Razer’s launching a new mechanical keyboard that might get the attention of more than just those who fall into the RGB-forward gamer demographic. The company’s BlackWidow V4 75% includes hot-swappable switches, a gasket-mounted plate with two foam layers, screw holes on the PCB board for screw-in stabilizers, and even factory GPL 205g0 lubricated stabilizers, among other features. That’s the sort of stuff you see on enthusiast keyboards like Drop’s Sense75 and Keychron’s Q1 Pro but from a brand you can easily find at your local Best Buy.
The BlackWidow V4 75% comes in a slightly condensed 75 percent configuration and has a media roller with two dedicated media buttons in the upper right. Out of the box, you’re getting Razer’s hushed tactile Orange switches with double-shot ABS keycaps on top. These switches are factory lubricated, too. You could replace the switches with sets of the company’s clicky green or silent linear yellow ones, but the real fun comes when you try fitting some of your rando switches you have sitting around from another build — it just might work since the V4 has three- and five-pin PCB sockets.
Those who appreciate Razer’s signature gamer styling might like the RGB underglow and per-key lighting. You’ll still need Razer’s Synapse software to set up all the customizations, but luckily, the keyboard can retain up to five profiles in its onboard storage. The top case is blacked out and made of aluminum alloy, and the bottom is made of ABS plastic. Some might even like Razer’s $35 custom stealth keycap packs that come in black or white.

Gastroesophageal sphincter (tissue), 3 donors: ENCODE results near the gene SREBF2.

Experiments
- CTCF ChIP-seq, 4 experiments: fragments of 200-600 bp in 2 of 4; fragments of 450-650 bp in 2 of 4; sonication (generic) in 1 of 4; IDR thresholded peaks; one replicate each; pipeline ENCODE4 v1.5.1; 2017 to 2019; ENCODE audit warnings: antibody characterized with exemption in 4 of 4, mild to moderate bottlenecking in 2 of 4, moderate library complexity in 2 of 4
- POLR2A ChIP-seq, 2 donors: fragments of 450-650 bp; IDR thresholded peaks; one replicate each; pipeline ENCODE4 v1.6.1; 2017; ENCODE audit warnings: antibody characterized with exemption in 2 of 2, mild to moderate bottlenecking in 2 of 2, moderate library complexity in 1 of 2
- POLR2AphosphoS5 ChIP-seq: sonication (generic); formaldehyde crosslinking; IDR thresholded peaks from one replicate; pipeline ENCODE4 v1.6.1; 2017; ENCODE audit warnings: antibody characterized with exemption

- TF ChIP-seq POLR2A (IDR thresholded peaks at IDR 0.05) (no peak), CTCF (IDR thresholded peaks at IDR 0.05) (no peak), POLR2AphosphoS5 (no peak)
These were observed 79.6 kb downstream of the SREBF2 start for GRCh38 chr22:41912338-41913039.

The BlackWidow V4 75% is another good example of mainstream accessory makers bringing the niche but celebrated world of custom mechanical keyboards to the masses. And like the WhiteFox Eclipse from Input Club, the BlackWidow makes entering the keyboard community accessible with a relatively low cost of entry at $189.99. My true mech-warrior work associates are pleased with Razer’s attempt here. For instance, my colleague Antonio G. Di Benedetto tells me the BlackWidow V4 75% looks decent as an affordable prebuilt enthusiast board. What he didn’t like was that it was wired only — but at least it uses a detachable USB-C cable.
We’ll try to get our hands on one and see if it’s as good as it seems on paper. But at a glance, this could be a good entry point keyboard for people curious about customizable mechanical keyboards but worried about how to get into the hobby. The BlackWidow V4 75% is available starting today.
Correction August 18th, 2023, 1:24PM ET: A previous version of this article inaccurately referred to this keyboard as “tenkeyless.” We’ve also added details on the switch lubrication and media controls.